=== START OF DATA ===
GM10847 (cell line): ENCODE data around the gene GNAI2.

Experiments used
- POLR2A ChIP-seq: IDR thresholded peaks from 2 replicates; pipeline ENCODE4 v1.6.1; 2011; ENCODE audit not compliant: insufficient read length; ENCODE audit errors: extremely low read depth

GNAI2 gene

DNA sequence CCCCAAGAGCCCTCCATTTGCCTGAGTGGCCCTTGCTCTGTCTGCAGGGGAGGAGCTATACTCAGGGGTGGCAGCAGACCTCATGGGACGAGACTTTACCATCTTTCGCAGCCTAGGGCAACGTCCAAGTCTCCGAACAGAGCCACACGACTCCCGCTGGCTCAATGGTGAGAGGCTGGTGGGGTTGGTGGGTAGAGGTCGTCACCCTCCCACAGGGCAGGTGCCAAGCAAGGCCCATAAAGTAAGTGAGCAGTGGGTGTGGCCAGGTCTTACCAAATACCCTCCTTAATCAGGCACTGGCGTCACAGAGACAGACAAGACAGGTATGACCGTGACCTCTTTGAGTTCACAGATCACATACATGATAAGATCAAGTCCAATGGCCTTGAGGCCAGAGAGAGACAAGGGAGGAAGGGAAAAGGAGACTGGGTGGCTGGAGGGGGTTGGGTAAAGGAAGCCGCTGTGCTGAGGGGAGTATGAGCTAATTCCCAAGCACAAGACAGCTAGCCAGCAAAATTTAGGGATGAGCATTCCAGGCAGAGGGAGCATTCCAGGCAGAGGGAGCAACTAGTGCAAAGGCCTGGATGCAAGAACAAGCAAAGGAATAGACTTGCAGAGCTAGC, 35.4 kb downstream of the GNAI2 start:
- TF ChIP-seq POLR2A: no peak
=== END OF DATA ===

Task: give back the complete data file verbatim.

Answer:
GM10847 (cell line): ENCODE data around the gene GNAI2.

Experiments used
- POLR2A ChIP-seq: IDR thresholded peaks from 2 replicates; pipeline ENCODE4 v1.6.1; 2011; ENCODE audit not compliant: insufficient read length; ENCODE audit errors: extremely low read depth

GNAI2 gene

DNA sequence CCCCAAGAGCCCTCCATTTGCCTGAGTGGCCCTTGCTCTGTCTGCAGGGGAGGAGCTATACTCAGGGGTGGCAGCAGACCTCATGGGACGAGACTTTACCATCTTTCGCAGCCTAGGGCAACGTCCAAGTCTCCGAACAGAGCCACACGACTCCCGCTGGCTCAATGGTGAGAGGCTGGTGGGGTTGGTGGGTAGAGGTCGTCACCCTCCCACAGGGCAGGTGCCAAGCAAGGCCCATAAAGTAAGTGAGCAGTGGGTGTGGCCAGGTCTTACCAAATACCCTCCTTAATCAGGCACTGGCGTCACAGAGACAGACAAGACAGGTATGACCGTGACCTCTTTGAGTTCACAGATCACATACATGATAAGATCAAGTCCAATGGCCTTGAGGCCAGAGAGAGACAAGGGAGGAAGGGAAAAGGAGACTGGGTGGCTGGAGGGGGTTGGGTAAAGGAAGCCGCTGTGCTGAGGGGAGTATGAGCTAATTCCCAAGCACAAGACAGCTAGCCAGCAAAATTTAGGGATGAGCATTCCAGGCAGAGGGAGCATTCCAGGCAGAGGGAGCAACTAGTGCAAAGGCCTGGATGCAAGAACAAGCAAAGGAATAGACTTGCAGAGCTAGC, 35.4 kb downstream of the GNAI2 start:
- TF ChIP-seq POLR2A: no peak